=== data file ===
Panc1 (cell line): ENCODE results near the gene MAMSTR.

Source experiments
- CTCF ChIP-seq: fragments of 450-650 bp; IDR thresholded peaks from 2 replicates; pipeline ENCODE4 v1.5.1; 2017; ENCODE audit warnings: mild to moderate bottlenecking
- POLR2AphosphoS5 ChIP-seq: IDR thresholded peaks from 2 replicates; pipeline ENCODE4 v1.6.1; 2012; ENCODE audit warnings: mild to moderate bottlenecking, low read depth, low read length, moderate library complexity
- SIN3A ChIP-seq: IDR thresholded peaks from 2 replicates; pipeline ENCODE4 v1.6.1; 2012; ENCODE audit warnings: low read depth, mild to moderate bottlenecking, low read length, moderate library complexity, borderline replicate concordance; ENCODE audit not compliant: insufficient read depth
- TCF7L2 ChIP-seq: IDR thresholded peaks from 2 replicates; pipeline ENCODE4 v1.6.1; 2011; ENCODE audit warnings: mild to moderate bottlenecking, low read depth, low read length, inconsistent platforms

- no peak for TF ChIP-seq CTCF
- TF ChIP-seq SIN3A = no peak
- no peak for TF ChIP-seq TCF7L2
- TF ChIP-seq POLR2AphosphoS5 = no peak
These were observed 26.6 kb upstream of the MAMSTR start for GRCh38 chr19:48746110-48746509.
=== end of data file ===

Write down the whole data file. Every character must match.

Panc1 (cell line): ENCODE results near the gene MAMSTR.

Source experiments
- CTCF ChIP-seq: fragments of 450-650 bp; IDR thresholded peaks from 2 replicates; pipeline ENCODE4 v1.5.1; 2017; ENCODE audit warnings: mild to moderate bottlenecking
- POLR2AphosphoS5 ChIP-seq: IDR thresholded peaks from 2 replicates; pipeline ENCODE4 v1.6.1; 2012; ENCODE audit warnings: mild to moderate bottlenecking, low read depth, low read length, moderate library complexity
- SIN3A ChIP-seq: IDR thresholded peaks from 2 replicates; pipeline ENCODE4 v1.6.1; 2012; ENCODE audit warnings: low read depth, mild to moderate bottlenecking, low read length, moderate library complexity, borderline replicate concordance; ENCODE audit not compliant: insufficient read depth
- TCF7L2 ChIP-seq: IDR thresholded peaks from 2 replicates; pipeline ENCODE4 v1.6.1; 2011; ENCODE audit warnings: mild to moderate bottlenecking, low read depth, low read length, inconsistent platforms

- no peak for TF ChIP-seq CTCF
- TF ChIP-seq SIN3A = no peak
- no peak for TF ChIP-seq TCF7L2
- TF ChIP-seq POLR2AphosphoS5 = no peak
These were observed 26.6 kb upstream of the MAMSTR start for GRCh38 chr19:48746110-48746509.